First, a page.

LiudmylaSupynska/iStock(WASHINGTON) -- In a move to minimize the impact of the shutdown, FDA Commissioner Scott Gottlieb tweeted the agency is "taking steps" to expand domestic food safety inspections during the shutdown, especially for high-risk facilities that make up a third of regular inspections.

Gottlieb tweeted they hope to resume some inspections after this week marked the first inspections the agency had to skip due to the shutdown.

The FDA conducts about 8,400 routine inspections of facilities that produce food every year. Gottlieb tweeted that a few dozen may have been missed because of the shutdown.

A third of FDA's routine inspections are of high-risk facilities that work with products like fresh fruits and veggies, seafood, dairy products, prepared foods, infant formula, and medical foods. They expect to restart some of those inspections next week.

Routine inspections of lower-risk facilities that work with products like baked goods will still be suspended, though that will not impact inspections that are for cause or as part of a larger outbreak investigation.

FDA investigations and recalls related to outbreaks continue under the shutdown because of the immediate health concerns. The agency announced this week that romaine is safe to eat after concerns about E. Coli, though they are still investigating the cause of the outbreak.

The agency is still conducting inspections of foreign food coming into the country but under its shutdown contingency plan regular inspections of domestic facilities are suspended, raising concerns that Americans could be at higher risk for outbreaks of foodborne pathogens. FDA actually changed its travel policies last week so inspectors can charge travel expenses to a government account instead of personal credit cards.

The FDA is responsible for monitoring all food in the U.S. except meat, poultry, and eggs which are under the jurisdiction of the U.S. Department of Agriculture. Many USDA offices are closed during the shutdown but those inspections continue as usual, according to the agency's shutdown contingency plan.

Copyright © 2019, ABC Radio. All rights reserved.


How two friends are using texts to purge their homes of clutter

Courtesy Lynne Hilton/Jenni DeWitt(NEW YORK) -- Lynne Hilton and Jenni DeWitt are best friends of nearly 20 years who have committed to texting each other every day in the month of January.

Their texts are focused on one thing: The items they are getting rid of from their homes.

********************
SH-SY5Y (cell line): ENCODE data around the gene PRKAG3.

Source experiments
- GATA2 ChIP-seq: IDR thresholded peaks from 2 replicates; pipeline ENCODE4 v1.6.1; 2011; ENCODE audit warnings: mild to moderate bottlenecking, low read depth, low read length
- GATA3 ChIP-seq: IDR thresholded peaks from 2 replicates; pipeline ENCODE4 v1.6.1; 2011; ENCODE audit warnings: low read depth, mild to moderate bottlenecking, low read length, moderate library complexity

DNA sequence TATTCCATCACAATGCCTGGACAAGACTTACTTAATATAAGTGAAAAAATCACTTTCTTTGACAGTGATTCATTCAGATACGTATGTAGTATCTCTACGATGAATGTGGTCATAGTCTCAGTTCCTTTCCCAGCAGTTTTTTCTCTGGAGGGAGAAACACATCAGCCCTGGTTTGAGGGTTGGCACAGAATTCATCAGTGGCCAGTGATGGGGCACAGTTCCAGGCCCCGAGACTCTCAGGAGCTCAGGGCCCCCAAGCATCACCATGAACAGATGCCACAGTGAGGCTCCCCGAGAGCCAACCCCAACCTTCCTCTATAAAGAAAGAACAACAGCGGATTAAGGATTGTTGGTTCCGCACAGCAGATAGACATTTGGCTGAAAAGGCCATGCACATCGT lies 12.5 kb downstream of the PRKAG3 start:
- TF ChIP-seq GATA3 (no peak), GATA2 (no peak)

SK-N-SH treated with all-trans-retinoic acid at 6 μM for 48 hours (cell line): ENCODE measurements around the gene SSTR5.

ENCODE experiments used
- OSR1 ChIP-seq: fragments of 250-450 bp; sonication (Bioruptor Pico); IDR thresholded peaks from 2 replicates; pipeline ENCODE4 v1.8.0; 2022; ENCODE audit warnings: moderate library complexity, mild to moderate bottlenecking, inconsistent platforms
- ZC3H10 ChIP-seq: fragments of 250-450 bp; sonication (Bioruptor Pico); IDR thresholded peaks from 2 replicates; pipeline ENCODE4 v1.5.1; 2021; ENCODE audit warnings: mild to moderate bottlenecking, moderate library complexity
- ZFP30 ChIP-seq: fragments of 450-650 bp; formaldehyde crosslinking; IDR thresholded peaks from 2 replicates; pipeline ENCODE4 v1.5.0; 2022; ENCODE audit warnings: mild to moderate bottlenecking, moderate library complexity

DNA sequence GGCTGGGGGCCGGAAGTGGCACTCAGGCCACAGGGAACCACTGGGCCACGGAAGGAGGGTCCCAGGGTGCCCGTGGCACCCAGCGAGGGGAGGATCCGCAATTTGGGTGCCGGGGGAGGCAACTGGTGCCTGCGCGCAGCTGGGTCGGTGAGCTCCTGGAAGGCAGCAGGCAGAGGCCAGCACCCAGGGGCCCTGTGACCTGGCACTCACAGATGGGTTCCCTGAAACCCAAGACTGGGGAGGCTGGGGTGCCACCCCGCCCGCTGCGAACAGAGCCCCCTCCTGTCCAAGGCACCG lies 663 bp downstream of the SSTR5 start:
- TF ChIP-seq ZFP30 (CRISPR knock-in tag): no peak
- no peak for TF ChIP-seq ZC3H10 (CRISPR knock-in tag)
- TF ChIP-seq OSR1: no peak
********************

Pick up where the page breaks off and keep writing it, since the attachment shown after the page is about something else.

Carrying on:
Hilton and DeWitt are decluttering in the month of January and using their texts to hold each other accountable. The friends are following a modified version of The Minimalists challenge of getting rid of the same number of items as the day of the month, so one item on Jan. 1, two items on Jan. 2 and so on, all the way through Jan. 31.

Along with photos of the items, the friends' texts also include the reasons why they kept the items and why they're getting rid of them.

"I have tried to declutter off and on before but it never really stuck," said Hilton, 36, who lives with her fiance, daughter and stepdaughter in Freemont, Nebraska. "Now I look forward to receiving her texts and seeing the things she’s throwing away and the funny stories, and I have to text her every day so it’s held me accountable."

Nearly 90 minutes away, in Albion, Nebraska, DeWitt, 37, a mother of two and a writer, said texting the items she is getting rid of has not only held her accountable but also made her look more deeply at why she has held on to items like a name tag and paperwork from a bank she hasn't been to in over 10 years (real items, according to DeWitt).

"Texting has made me look at, 'Why am I holding onto this? Why am I afraid of not having this? Do I really need this to be okay?,'" she said. "I've learned to tell myself, 'Release it. What I need will be there.'"

Hilton, who works in the mortgage industry and writes her own blog, said of the challenge, "I’ve learned how easy it is for stuff to fade into the background and for you to think, ‘Oh this is useful.' Now I look at something and think, 'I don’t use this and it could find a new home.'"

The two friends, who met in college, both said that getting rid of items has given them "mental energy" and a feeling of clarity in their homes. DeWitt, who wrote about starting the challenge, has cleared so much space in the first week alone that she was able to create a writing nook for herself in her bedroom.

Hilton said the challenge has allowed her, for the first time in years, to look at her home with "fresh eyes" and helped her to let go of the past.

"In my early 20s I envisioned myself entertaining so I have big serving platters and big crystal bowls and serving utensils," she said. "But we don’t really entertain, and if we do, it's not that formal."

DeWitt and Hilton are each keeping a pile of their discarded items throughout the month and then plan to donate them at the end of January.

Ready to try a decluttering challenge with your friends? Here are the keys to success, according to DeWitt and Hilton:

1. Establish rules ahead of time, like deciding how often to text and when you will donate the items.

2. Make the challenge your own by deciding what counts as an item (is it a piece of paper or a filing drawer or both) and how long you want the challenge to last.

3. Figure out what's realistic so that you will see it all the way through.

4. Make it fun by remembering this is something fun you are doing with your friend.

Copyright © 2019, ABC Radio. All rights reserved.